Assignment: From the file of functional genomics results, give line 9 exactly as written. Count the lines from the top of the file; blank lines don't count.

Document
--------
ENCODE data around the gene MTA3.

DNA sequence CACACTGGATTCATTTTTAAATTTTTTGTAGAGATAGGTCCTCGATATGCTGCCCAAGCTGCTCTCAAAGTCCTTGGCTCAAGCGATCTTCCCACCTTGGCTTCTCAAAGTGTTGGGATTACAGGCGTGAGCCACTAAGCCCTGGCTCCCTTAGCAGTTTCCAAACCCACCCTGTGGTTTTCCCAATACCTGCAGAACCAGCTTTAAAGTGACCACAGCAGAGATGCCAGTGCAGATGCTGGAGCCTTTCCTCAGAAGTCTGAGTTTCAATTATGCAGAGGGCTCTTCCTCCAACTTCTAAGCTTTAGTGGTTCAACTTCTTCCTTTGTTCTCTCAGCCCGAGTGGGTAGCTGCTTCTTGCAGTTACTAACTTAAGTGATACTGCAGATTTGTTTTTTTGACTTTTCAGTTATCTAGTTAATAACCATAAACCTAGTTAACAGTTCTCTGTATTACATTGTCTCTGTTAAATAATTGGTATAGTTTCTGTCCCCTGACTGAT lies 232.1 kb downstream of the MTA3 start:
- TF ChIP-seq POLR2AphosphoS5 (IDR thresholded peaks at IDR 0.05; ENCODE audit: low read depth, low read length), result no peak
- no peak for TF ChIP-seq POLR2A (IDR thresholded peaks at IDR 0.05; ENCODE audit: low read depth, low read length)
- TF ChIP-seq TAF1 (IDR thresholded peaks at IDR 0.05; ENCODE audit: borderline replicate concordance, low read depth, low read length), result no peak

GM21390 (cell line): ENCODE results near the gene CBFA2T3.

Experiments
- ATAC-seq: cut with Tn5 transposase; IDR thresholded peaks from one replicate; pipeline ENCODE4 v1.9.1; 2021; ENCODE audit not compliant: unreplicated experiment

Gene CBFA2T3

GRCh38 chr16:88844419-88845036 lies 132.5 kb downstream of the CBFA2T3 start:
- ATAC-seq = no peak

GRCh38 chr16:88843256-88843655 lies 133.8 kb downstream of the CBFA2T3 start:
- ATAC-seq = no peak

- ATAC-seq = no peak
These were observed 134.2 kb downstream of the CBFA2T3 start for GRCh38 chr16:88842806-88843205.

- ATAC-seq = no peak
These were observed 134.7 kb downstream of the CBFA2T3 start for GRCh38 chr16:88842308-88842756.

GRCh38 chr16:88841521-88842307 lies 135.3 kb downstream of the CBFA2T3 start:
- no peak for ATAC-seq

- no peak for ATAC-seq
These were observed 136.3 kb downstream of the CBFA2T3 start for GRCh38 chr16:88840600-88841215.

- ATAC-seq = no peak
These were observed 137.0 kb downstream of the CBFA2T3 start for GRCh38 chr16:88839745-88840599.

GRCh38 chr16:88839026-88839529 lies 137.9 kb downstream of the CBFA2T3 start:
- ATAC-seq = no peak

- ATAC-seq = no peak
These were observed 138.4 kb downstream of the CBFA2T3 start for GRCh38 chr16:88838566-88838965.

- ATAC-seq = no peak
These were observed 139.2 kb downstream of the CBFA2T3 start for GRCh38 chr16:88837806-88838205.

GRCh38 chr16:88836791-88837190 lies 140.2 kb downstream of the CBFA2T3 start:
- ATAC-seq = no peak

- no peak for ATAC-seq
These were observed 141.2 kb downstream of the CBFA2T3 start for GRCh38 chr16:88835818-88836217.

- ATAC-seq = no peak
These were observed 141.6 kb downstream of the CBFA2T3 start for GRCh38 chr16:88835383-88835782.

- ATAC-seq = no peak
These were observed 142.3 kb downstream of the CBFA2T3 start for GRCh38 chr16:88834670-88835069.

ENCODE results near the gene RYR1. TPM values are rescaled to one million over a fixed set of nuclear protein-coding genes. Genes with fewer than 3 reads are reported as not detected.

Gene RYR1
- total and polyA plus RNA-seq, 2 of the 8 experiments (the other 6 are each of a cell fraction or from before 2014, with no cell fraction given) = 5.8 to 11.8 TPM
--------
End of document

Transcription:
Gene CBFA2T3